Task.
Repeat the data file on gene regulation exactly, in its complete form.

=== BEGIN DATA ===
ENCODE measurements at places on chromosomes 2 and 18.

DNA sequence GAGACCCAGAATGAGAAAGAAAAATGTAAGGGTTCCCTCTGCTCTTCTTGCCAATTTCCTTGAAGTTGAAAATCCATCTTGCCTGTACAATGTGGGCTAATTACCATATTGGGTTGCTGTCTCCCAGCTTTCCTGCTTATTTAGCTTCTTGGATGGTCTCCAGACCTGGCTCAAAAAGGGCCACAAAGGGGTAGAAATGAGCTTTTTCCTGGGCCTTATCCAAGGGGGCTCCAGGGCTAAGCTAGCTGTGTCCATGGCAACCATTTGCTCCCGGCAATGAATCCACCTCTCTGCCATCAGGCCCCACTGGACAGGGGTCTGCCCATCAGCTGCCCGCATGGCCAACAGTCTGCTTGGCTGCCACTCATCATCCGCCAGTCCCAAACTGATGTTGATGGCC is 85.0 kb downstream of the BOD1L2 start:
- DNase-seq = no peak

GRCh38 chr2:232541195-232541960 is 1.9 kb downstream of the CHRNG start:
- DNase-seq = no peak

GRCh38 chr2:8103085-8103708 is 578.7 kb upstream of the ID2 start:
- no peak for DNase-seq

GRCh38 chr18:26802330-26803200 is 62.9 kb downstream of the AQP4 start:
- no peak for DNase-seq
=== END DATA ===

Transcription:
ENCODE measurements at places on chromosomes 2 and 18.

DNA sequence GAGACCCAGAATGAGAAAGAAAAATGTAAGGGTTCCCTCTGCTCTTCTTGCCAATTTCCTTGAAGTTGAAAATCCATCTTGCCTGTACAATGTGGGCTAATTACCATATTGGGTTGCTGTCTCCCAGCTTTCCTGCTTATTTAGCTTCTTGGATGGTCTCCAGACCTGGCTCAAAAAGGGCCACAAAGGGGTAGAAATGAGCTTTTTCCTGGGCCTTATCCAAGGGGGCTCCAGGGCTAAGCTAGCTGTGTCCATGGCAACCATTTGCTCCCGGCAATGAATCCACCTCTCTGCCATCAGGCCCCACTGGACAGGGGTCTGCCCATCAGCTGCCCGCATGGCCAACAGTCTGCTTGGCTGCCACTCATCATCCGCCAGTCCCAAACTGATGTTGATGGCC is 85.0 kb downstream of the BOD1L2 start:
- DNase-seq = no peak

GRCh38 chr2:232541195-232541960 is 1.9 kb downstream of the CHRNG start:
- DNase-seq = no peak

GRCh38 chr2:8103085-8103708 is 578.7 kb upstream of the ID2 start:
- no peak for DNase-seq

GRCh38 chr18:26802330-26803200 is 62.9 kb downstream of the AQP4 start:
- no peak for DNase-seq